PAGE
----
Dell says demand for products is stabilizing

But the company expects gross margins to dip on higher component costs and a competitive pricing environment

Dell said on Monday that demand for its products is "stabilizing" and that it expects to report a sequential increase in revenue for its second fiscal quarter, which ends July 31.

The computer maker also expects a "modest decline" in gross margins, however, due to higher component costs and a competitive pricing environment, Chief Financial Officer Brian Gladden said in a statement. Gross margins provide a measure of how profitable a company is after its costs of doing business.

Demand for Dell's products and services seems to have stabilized from this time last year, the company said, but the demand varies significantly by customer segment and geography.

"We continue to believe that customers are deferring IT purchases, and that we will see demand return to more typical levels at some point," Gladden said in the statement.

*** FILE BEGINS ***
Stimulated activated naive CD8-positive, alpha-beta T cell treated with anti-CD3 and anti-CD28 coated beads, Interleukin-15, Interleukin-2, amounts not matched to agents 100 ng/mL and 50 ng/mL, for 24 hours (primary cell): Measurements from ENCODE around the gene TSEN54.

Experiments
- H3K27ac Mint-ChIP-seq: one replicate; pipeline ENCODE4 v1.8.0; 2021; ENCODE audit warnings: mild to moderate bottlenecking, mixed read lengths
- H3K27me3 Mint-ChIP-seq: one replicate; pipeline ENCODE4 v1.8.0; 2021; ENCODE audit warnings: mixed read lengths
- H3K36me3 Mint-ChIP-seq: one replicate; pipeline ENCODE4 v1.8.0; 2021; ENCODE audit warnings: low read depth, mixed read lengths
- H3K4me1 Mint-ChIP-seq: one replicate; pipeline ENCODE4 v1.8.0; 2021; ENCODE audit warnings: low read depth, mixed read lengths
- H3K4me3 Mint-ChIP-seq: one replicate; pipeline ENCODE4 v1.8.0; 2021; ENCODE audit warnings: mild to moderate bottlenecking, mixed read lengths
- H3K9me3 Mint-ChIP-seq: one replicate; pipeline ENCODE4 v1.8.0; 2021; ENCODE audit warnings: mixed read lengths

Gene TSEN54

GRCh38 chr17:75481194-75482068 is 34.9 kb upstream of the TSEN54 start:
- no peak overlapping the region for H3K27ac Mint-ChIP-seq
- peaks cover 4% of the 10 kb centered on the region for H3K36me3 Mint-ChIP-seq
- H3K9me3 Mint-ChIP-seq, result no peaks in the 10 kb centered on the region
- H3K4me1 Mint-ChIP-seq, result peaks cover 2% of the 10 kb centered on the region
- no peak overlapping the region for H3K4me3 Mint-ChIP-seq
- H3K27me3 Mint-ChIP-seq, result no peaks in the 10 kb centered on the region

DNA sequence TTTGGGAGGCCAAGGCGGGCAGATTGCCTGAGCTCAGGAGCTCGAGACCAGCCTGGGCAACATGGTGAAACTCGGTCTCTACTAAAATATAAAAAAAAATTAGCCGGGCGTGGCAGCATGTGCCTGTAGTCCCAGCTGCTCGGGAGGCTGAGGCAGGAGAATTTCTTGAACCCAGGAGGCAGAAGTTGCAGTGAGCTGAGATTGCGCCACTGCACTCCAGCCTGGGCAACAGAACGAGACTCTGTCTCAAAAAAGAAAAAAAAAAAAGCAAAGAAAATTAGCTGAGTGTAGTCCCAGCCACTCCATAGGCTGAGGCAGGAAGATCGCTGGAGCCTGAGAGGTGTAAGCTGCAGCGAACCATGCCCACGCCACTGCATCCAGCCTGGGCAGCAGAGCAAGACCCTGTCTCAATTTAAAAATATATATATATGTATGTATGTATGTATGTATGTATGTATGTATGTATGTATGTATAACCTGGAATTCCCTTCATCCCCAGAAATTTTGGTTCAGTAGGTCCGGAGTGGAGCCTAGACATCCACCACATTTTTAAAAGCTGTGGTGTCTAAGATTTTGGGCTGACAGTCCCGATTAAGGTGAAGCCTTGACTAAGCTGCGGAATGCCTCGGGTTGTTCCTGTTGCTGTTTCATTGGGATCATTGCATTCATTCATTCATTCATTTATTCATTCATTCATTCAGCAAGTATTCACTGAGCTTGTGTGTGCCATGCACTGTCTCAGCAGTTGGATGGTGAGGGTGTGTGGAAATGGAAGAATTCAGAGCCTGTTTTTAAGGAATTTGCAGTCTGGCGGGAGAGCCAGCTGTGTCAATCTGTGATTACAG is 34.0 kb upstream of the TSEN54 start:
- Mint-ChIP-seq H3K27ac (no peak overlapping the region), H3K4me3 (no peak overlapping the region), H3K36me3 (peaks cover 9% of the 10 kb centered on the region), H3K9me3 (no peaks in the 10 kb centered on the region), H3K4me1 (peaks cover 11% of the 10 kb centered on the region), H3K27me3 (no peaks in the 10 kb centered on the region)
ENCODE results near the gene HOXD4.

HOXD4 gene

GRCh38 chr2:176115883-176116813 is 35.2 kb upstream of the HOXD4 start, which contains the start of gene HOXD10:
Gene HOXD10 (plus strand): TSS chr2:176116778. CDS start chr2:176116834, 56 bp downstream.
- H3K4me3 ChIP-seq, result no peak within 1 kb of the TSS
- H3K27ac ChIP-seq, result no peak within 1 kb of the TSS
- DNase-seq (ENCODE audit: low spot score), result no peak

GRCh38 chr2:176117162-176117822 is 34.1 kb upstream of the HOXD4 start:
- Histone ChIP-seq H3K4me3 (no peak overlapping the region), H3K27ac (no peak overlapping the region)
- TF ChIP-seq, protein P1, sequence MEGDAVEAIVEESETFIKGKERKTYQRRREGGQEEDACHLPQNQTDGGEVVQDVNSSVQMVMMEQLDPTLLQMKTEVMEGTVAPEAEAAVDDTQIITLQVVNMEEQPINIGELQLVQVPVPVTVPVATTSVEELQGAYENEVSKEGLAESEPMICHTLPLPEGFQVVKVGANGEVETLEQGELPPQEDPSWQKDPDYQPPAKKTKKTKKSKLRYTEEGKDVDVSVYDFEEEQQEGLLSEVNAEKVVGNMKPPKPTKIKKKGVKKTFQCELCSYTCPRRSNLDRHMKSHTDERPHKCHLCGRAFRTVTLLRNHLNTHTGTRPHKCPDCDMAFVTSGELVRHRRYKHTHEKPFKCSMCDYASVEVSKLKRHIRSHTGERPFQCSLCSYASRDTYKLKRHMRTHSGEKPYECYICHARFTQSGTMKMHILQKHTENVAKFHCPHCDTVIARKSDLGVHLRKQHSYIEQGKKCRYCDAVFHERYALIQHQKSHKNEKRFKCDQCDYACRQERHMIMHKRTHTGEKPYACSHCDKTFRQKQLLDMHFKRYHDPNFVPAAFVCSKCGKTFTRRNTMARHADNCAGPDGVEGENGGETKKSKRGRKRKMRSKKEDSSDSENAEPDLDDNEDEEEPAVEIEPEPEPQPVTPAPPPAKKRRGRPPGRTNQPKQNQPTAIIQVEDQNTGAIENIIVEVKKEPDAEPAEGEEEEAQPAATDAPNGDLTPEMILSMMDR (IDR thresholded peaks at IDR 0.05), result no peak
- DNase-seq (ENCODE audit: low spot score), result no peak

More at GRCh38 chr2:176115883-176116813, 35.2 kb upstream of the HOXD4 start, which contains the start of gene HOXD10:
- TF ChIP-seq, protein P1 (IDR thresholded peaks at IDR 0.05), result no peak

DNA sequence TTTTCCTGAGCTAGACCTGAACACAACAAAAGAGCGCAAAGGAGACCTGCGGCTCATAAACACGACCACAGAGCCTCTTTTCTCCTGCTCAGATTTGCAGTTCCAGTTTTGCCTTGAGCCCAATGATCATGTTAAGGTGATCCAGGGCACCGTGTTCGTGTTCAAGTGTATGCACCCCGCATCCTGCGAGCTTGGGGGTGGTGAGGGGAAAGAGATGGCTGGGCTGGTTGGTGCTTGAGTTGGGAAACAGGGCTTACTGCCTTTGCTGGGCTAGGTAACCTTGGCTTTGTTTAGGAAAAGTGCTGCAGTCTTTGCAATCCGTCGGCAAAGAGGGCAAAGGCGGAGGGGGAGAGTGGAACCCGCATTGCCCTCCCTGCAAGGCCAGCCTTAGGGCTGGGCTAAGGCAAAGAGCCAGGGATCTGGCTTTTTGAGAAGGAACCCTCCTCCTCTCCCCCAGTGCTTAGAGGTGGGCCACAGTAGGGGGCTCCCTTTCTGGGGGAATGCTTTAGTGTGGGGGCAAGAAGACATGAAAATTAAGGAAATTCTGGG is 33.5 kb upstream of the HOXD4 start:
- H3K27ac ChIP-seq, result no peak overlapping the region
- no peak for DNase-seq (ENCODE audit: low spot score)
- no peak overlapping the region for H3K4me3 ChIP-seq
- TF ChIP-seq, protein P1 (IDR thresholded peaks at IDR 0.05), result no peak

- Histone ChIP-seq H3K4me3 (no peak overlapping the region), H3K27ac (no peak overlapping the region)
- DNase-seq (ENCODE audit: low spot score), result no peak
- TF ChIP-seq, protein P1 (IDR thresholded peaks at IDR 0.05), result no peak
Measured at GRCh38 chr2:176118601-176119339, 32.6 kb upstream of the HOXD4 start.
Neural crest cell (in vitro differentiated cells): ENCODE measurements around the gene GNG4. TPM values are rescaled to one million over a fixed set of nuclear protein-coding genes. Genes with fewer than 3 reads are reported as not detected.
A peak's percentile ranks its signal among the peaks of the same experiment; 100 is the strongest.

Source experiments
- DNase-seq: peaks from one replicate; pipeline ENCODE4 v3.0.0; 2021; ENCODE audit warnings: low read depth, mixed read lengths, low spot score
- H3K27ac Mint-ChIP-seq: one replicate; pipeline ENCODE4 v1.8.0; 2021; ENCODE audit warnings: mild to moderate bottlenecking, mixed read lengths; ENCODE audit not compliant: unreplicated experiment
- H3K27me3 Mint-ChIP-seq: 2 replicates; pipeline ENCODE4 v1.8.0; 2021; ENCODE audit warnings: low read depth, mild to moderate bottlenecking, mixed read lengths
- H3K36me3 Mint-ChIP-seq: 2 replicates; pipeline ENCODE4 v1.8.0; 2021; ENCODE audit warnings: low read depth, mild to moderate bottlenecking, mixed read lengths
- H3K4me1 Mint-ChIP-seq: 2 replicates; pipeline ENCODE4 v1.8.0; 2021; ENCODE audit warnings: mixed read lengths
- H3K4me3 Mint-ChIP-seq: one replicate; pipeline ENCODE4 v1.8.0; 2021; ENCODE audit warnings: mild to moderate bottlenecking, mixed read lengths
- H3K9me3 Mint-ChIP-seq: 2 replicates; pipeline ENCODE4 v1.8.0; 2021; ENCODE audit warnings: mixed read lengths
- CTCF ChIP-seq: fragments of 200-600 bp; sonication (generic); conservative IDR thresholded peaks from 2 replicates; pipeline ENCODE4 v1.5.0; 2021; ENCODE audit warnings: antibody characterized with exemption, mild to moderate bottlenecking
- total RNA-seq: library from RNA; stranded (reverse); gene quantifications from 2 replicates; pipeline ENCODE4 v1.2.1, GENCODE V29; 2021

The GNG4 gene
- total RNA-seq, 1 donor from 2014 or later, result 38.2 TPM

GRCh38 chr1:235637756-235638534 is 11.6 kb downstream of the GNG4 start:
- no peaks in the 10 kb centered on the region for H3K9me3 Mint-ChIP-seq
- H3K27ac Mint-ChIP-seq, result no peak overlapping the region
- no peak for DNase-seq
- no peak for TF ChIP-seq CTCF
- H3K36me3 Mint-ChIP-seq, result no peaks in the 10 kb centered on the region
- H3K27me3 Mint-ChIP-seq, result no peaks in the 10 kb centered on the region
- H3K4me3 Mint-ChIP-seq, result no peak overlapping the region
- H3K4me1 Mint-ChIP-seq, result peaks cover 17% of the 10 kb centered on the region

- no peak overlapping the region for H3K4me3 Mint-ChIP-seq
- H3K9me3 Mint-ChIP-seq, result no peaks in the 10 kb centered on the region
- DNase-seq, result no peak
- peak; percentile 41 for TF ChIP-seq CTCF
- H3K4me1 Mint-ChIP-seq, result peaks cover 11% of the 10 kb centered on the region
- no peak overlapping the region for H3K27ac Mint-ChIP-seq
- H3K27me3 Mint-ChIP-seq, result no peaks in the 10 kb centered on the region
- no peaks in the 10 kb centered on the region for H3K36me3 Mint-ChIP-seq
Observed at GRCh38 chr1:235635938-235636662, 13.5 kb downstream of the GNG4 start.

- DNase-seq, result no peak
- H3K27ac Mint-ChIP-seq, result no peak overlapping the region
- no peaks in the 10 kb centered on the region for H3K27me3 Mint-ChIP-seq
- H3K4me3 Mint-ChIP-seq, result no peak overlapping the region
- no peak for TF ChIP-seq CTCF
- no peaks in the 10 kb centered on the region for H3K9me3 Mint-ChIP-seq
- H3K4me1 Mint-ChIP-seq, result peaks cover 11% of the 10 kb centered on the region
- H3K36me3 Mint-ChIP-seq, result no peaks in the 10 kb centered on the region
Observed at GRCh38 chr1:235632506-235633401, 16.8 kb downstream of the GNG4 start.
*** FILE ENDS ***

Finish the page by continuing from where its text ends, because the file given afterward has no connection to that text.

Dell's shares on the Nasdaq fell about 4 percent in after-hours trading, to $12.55.

The announcement came ahead of Dell's analyst conference to be held on Tuesday in Austin, Texas.

Dell's revenue has declined sequentially for each of the last three quarters amid the worldwide recession.

Its revenue in the first quarter fell to US$12.3 billion, a 23 percent drop from the same period a year earlier. Net income fell to $290 million from $784 million on lower PC sales and restructuring charges.

Dell remains focused on cutting costs in a "still-challenging operating environment," Gladden said on Monday. Dell has said it wants to reduce its annual costs by around $4 billion by the end of fiscal 2011.

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